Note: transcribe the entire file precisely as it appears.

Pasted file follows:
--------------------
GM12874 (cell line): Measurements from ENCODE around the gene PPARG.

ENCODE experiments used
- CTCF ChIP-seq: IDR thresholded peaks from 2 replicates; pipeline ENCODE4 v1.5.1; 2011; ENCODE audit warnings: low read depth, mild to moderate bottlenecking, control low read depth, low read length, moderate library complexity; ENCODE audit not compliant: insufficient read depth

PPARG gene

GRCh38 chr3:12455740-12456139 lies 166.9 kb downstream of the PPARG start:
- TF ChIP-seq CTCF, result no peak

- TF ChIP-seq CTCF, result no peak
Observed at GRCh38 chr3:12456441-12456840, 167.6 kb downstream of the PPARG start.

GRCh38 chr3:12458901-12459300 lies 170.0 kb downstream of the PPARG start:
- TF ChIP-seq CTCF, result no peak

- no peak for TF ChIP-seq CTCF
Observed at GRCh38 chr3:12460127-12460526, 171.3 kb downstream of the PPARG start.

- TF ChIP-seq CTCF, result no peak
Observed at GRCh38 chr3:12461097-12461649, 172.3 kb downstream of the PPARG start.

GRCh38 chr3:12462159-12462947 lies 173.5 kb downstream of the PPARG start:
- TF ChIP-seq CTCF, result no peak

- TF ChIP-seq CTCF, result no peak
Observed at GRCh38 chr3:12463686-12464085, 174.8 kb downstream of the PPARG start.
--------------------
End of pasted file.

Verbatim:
GM12874 (cell line): Measurements from ENCODE around the gene PPARG.

ENCODE experiments used
- CTCF ChIP-seq: IDR thresholded peaks from 2 replicates; pipeline ENCODE4 v1.5.1; 2011; ENCODE audit warnings: low read depth, mild to moderate bottlenecking, control low read depth, low read length, moderate library complexity; ENCODE audit not compliant: insufficient read depth

PPARG gene

GRCh38 chr3:12455740-12456139 lies 166.9 kb downstream of the PPARG start:
- TF ChIP-seq CTCF, result no peak

- TF ChIP-seq CTCF, result no peak
Observed at GRCh38 chr3:12456441-12456840, 167.6 kb downstream of the PPARG start.

GRCh38 chr3:12458901-12459300 lies 170.0 kb downstream of the PPARG start:
- TF ChIP-seq CTCF, result no peak

- no peak for TF ChIP-seq CTCF
Observed at GRCh38 chr3:12460127-12460526, 171.3 kb downstream of the PPARG start.

- TF ChIP-seq CTCF, result no peak
Observed at GRCh38 chr3:12461097-12461649, 172.3 kb downstream of the PPARG start.

GRCh38 chr3:12462159-12462947 lies 173.5 kb downstream of the PPARG start:
- TF ChIP-seq CTCF, result no peak

- TF ChIP-seq CTCF, result no peak
Observed at GRCh38 chr3:12463686-12464085, 174.8 kb downstream of the PPARG start.